The holidays bring out a variety of festive foods. Germany’s white wines are delicious choices and versatile enough to pair with savory or sweet dishes.
German Riesling Versatility
For Thanksgiving we opened our doors to family and friends to share our holiday feast. In addition to the traditional turkey, we had a variety of sides including potatoes both mashed and sweet with cranberry sauce and gravy. Veggies ranged from brussel sprouts to green beans. Our table was overflowing and there are probably a few dishes I left off.
What wine to pick? A great grape for this meal, and to keep in mind for Christmas and New Years festivities, is Riesling. Germany’s reputation for outstanding wine is built on producing world-class Riesling. It’s a smart choice for holiday entertaining.
By all rights, Germany shouldn’t be able to produce excellent wine. Germany is home to some of the world’s coldest climate vineyards and it is far away from a large body of water. It’s difficult for grapes to ripen in such conditions.
Through determination and wise vineyard selection, with southern-facing slopes and close to rivers, German winegrowers have experienced success. Riesling, a cold-hardy variety, is the most widely planted grape in the country.
The 2015 Clemens Busch vom Grauen Schiefer Riesling Trocken is a dry wine that was a delightful pick for our main course. The grapes are grown on treacherously steep slopes of slippery slate that are snug up to the Mosel River. Mosel is the most northerly great wine region in the world.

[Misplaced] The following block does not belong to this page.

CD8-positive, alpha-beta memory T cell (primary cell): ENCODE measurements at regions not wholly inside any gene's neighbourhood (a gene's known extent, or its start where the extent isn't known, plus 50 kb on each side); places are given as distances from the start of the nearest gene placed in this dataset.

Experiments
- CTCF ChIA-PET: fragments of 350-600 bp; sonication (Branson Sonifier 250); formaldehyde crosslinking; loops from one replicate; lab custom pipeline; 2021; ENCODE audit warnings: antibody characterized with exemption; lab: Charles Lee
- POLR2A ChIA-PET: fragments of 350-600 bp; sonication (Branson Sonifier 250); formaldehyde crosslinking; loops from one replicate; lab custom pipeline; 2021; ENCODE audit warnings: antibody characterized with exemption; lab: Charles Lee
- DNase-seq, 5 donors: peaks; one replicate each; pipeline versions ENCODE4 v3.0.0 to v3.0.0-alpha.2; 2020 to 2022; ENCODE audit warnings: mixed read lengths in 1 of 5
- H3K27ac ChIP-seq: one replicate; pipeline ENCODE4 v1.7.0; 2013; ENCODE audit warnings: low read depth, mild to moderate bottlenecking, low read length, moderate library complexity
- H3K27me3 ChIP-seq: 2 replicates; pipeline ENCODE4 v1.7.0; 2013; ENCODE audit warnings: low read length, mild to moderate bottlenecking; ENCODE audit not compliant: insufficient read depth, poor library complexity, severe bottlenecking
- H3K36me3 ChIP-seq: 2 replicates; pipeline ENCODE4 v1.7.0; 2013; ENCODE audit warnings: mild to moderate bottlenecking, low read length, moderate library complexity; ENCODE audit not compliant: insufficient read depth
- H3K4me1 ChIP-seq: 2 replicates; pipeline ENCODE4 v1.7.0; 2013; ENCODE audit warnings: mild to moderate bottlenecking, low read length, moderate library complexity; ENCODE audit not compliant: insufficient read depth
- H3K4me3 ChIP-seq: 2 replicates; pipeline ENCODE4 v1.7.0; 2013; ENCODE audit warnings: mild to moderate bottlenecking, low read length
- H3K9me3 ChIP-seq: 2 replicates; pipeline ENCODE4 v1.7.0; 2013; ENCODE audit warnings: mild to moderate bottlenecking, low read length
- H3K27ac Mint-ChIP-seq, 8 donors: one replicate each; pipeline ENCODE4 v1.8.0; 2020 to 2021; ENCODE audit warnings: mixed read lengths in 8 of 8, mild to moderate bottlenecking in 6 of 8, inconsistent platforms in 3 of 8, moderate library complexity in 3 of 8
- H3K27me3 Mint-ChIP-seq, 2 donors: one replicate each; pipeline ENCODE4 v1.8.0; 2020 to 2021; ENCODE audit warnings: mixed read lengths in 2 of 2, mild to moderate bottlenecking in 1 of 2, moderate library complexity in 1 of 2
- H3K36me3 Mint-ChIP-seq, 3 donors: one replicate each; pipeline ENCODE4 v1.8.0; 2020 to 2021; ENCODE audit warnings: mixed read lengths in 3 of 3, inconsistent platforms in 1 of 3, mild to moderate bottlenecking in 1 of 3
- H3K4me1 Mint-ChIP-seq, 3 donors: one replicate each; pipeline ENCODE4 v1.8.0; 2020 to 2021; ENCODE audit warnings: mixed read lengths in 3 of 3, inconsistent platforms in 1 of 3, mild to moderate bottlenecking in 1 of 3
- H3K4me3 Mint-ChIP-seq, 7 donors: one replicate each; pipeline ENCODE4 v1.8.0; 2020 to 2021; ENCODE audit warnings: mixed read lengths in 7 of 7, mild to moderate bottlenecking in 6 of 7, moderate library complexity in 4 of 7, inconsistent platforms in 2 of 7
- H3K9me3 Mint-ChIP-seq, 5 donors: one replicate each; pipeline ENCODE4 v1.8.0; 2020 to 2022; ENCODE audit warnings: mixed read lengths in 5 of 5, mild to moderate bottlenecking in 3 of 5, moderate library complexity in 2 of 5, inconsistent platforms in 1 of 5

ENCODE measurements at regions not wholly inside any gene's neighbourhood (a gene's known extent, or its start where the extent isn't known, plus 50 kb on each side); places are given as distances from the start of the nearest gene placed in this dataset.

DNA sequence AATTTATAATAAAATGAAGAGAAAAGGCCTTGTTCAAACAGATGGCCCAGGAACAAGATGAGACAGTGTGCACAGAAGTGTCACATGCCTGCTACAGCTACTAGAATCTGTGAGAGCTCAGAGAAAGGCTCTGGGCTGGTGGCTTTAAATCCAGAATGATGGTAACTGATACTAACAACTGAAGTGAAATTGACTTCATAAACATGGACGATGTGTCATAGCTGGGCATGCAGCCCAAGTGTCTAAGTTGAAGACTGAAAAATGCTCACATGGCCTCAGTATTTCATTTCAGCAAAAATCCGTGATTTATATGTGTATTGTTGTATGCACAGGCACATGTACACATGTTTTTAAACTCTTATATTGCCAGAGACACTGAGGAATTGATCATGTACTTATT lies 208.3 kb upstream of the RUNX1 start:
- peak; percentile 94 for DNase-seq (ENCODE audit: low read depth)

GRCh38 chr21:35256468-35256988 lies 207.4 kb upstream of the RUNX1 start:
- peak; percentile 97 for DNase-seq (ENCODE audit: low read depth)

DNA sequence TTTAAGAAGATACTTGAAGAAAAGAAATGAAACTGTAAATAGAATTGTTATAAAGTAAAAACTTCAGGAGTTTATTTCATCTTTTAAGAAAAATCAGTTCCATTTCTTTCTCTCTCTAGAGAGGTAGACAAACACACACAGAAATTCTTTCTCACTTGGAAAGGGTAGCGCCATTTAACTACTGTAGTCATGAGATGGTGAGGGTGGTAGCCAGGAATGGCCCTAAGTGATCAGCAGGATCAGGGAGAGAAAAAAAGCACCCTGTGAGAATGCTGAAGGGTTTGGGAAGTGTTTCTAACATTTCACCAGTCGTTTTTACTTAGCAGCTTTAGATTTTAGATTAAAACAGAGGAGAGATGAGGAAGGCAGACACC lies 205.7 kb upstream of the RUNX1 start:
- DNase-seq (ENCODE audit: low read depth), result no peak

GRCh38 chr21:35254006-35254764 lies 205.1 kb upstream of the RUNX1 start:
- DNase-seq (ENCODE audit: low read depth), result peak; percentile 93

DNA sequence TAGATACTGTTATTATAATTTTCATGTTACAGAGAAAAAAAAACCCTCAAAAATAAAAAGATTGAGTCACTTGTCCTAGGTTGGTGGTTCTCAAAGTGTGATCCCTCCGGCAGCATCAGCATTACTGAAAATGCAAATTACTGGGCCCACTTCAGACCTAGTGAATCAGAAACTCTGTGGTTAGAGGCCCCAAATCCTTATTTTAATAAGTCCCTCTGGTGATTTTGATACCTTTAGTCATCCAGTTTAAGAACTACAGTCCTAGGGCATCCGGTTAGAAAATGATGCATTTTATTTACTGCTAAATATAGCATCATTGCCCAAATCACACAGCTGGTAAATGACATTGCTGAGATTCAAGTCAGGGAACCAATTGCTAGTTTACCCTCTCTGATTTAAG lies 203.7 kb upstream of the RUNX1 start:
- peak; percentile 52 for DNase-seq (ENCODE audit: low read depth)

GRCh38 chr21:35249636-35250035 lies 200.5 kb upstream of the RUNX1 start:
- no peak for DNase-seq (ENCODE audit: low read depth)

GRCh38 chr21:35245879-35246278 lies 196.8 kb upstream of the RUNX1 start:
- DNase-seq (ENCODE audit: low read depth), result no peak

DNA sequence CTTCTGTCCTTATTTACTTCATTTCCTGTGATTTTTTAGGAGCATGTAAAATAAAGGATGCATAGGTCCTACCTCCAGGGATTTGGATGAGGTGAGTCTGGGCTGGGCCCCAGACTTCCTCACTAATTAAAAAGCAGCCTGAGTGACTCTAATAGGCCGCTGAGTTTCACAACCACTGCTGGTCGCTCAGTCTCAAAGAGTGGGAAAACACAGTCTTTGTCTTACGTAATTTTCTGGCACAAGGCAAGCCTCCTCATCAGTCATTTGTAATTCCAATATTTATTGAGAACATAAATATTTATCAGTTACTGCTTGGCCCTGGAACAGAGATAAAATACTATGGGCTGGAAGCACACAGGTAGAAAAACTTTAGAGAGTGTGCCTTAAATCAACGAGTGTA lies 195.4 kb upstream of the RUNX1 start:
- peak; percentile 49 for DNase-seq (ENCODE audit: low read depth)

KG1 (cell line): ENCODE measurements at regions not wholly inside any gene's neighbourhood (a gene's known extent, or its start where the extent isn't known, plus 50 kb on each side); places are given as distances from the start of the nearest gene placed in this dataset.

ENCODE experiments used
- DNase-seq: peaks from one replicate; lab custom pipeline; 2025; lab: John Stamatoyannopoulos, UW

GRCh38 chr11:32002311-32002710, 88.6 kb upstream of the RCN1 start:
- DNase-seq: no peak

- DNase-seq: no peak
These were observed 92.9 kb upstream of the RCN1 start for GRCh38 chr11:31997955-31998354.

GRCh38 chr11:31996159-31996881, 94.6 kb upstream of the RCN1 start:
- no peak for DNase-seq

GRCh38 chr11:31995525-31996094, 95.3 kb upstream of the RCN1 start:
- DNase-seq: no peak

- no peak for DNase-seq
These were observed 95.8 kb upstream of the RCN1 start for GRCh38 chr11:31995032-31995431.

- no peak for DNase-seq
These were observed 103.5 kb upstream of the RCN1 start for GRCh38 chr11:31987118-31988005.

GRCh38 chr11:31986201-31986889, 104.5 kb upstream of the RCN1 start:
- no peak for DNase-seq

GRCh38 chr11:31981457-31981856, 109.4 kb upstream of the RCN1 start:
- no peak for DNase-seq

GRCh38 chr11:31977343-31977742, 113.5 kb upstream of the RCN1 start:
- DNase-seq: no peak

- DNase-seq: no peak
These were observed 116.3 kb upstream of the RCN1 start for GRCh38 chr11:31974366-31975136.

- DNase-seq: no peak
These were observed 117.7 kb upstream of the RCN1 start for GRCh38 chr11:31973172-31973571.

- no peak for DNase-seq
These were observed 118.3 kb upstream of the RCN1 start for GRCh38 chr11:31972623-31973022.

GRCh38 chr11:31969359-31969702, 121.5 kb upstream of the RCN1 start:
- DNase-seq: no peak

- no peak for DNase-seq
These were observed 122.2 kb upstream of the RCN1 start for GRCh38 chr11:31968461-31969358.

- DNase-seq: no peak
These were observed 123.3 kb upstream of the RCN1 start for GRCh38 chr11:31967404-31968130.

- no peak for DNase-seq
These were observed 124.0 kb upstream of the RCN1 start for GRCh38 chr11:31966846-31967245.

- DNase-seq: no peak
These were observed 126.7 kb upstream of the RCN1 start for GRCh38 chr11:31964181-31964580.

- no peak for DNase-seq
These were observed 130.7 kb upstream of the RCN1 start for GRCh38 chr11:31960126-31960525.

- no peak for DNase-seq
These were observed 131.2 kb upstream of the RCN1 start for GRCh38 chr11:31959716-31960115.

This is a fresh wine that is crisp without harsh acidity. There are notes of white flowers and citrus graced with a flowing minerality. A wonderful blending with the turkey!
In contrast, the 2015 Louis Guntrum Niersteiner Rehbach Riesling Spätlese from Rheinhessen is an amply sweet wine. How sweet? It was sweet enough that my sister-in-law snuck into the fridge and opened the wine a few hours before our meal.
The Guntrum Riesling is juicy with honey flavors and notes of tropical fruit. Spätlese means late harvest, and the grapes are more intense in flavor than the lower Kabinett level. The ripeness can also come with sweetness.
For our dessert, we had pumpkin and pecan pie. The dessert that paired best with the Spätlese was prepared a few days later by our daughter: Bartlett pears poached in lemon jasmine tea spiced with ginger. The sweetness of the dessert dials down the sweetness of the Riesling. The pears also had some nice savory notes courtesy of the tea and ginger, which had delicious interplay with the subtle notes of the Riesling.
Rheinhessen is the largest wine-growing region in Germany and on August 6, Rheinhessen saw the first grapes picked for the earliest harvest in Germany’s history. These grapes are used to make Federweißer (“new wine”). The partially fermented, traditional beverage is halfway between grape juice and wine. It’s offered all around Germany but not exported.
Germany Riesling runs the gamut from bone dry to sublimely sweet. It’s a perfect “pearing” for you holiday meals.
Full disclosure: This wine was received as a marketing sample.